Parents are constantly checking in on their children, especially in a crowded public space — like a beach or amusement park. One company making this easier is KiLife Tech, a Utah-based business and past winner at the Utah Entrepreneur Challenge, a program managed by the Lassonde Entrepreneur Institute and sponsored by Zions Bank. They are makers of Kiband, a water-resistant bracelet that connects to the parent’s smartphone and alerts a parent if a child begins to wander. And it’s all made possible by the experienced team at KiLife Tech.
Spencer Behrend, who has an MBA from BYU, is the founder and CEO, and together with his co-founder Jordan Baczuk, who has a master’s in electrical engineering from the U, began developing the Kiband as a helping hand when keeping track of children. Inspired by Behrend’s own experience, the Kiband alarms (along with the parent’s phone) alerting child and parent that they are too far away. “It’s a simple inexpensive way to add an extra layer of security,” Behrend said.
The team has been working on the project two years ago, and last year launched the first version of the product to the public. The concept was well received, but manufacturing problems plagued performance. To overcome these challenges, the company teamed up with Thomas Lee (CEO of Utah based Process AG) and Michael Horito (founder of Provo based design firm Rocket Ship).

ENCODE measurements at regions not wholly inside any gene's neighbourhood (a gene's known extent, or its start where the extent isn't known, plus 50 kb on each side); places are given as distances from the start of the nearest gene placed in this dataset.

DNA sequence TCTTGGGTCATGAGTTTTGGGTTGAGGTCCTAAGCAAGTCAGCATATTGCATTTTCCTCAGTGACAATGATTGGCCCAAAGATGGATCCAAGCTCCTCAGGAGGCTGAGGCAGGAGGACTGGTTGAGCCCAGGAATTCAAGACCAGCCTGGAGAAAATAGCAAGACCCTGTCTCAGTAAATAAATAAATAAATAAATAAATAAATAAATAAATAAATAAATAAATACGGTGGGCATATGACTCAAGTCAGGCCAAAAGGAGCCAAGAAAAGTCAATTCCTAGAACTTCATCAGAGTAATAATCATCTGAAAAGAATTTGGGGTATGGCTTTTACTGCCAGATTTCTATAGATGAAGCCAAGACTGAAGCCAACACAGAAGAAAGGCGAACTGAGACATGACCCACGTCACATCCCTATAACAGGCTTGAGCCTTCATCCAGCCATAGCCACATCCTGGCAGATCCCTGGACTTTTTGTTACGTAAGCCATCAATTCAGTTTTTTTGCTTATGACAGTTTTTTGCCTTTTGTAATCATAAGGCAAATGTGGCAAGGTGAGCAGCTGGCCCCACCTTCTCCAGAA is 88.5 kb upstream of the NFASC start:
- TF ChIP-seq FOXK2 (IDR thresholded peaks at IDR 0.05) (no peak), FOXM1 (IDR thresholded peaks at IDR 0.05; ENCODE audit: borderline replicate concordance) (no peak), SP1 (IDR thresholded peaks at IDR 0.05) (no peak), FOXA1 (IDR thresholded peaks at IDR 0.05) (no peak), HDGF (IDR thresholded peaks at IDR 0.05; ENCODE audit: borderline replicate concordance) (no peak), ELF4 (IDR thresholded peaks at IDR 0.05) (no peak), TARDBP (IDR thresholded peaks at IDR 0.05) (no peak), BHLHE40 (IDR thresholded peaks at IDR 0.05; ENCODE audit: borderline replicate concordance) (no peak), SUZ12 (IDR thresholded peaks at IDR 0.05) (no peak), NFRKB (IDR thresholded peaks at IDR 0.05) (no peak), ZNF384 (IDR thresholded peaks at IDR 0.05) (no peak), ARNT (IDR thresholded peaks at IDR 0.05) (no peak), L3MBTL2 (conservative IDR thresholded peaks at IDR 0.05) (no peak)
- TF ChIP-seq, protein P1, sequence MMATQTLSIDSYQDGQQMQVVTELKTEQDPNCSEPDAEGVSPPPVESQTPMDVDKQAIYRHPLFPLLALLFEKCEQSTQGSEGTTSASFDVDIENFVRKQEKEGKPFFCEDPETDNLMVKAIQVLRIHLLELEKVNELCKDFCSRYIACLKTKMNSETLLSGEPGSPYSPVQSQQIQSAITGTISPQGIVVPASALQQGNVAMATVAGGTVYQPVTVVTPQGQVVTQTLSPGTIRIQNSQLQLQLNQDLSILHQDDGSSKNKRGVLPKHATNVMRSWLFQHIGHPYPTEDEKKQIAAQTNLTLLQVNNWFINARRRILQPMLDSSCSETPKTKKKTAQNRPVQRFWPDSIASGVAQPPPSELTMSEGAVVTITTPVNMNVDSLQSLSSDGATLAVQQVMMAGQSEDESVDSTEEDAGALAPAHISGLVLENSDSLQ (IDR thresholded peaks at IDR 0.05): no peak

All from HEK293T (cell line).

The team also spent time in the San Francisco Bay Area with two accelerators, HAX Boost and 500 Startups. These accelerators gave the team “new investment and helped us develop confidence and experience working with some of the best entrepreneurs in the Bay,” Behrend said. The team’s efforts with development, manufacturing and rebranding the product from scratch are beginning to pay off. The Kiband has garnered interest from several big-box retailers and is currently in talks to add a major baby brand’s endorsement. The people behind KiLife Tech admit that this idea is not new, but with the expansion of Bluetooth services, they hope their device will more accurately gauge distance and location than the competition.
Behrend said support from groups like the Lassonde Institute has been very helpful. “Lassonde helped us acquire $11,000 very early on, which made a huge difference,” he said.
The company is distributed around the world with engineering staff in India and manufacturing in China but maintains headquarters in Orem.